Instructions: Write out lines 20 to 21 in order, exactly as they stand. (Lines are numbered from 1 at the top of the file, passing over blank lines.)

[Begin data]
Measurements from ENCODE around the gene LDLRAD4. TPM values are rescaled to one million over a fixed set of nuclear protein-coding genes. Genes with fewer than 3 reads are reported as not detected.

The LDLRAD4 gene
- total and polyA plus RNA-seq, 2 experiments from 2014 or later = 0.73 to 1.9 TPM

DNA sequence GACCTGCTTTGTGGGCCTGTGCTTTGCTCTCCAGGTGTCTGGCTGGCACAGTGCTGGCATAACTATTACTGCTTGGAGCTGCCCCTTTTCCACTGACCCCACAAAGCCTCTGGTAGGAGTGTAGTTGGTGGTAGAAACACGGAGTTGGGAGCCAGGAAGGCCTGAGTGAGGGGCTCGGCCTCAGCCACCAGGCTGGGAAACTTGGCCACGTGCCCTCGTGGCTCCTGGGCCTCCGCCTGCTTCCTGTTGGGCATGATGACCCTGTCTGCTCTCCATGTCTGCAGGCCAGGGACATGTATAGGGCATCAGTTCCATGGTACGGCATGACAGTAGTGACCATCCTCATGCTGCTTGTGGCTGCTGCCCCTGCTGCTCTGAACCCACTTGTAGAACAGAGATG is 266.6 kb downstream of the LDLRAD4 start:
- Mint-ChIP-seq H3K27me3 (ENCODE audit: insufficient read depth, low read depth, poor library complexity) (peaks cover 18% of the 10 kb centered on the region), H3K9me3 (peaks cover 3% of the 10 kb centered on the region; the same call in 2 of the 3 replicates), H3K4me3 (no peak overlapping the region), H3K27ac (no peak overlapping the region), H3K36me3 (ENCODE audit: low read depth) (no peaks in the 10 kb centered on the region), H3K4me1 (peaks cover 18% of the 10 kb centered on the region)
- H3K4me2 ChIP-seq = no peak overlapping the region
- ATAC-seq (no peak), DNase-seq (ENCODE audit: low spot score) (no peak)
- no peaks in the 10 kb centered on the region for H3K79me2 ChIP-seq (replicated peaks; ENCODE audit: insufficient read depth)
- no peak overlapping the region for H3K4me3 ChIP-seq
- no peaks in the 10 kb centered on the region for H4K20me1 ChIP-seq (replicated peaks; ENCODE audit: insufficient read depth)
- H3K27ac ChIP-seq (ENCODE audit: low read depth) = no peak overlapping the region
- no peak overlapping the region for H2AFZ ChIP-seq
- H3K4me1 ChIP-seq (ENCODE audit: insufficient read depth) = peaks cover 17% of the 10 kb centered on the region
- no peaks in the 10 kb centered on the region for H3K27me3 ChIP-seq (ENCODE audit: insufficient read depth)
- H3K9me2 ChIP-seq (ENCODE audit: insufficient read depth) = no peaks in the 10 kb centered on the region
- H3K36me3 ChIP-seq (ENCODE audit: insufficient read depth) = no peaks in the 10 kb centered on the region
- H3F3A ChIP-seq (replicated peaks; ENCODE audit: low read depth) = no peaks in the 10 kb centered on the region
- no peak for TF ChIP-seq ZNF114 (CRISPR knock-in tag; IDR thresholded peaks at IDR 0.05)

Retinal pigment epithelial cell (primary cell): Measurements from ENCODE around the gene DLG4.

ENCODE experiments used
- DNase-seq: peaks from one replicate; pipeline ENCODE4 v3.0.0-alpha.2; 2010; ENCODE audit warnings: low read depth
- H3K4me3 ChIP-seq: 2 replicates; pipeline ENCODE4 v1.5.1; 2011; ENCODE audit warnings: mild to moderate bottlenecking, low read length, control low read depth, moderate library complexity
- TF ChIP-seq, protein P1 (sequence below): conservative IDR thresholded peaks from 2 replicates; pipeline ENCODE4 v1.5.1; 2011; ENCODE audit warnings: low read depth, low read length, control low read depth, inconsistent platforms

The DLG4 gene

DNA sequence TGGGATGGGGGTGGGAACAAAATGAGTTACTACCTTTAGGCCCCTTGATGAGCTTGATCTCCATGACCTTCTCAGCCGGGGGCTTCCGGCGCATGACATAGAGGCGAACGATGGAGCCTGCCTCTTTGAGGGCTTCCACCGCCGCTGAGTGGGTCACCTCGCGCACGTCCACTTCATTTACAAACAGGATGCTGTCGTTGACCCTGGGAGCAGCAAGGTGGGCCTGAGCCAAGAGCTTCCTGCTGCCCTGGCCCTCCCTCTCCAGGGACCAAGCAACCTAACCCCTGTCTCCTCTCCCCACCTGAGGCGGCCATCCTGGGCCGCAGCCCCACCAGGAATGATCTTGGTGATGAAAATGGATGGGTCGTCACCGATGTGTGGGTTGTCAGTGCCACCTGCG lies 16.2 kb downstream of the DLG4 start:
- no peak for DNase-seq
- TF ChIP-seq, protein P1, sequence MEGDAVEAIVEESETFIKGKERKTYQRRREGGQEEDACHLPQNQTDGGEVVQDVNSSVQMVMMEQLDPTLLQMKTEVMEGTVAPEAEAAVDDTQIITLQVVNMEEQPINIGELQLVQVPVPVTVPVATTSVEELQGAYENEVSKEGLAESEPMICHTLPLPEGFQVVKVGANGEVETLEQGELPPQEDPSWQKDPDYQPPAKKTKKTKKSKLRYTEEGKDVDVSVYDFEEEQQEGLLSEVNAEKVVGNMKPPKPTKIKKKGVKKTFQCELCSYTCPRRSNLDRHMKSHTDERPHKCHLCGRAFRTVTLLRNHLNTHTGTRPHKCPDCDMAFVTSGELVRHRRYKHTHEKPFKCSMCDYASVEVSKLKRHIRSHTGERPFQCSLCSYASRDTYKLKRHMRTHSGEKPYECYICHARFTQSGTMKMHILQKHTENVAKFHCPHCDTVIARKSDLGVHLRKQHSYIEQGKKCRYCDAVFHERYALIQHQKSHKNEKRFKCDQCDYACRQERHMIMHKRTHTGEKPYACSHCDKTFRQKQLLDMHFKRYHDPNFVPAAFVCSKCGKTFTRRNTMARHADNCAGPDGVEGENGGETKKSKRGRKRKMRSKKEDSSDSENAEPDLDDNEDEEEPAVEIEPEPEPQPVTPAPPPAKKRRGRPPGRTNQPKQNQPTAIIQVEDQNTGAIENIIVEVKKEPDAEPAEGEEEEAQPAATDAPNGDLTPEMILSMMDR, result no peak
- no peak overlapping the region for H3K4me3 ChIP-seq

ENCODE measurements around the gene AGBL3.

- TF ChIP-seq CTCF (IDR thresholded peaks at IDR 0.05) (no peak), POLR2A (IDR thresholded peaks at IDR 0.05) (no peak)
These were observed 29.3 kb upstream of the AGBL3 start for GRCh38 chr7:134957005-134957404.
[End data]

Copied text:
ENCODE experiments used
- DNase-seq: peaks from one replicate; pipeline ENCODE4 v3.0.0-alpha.2; 2010; ENCODE audit warnings: low read depth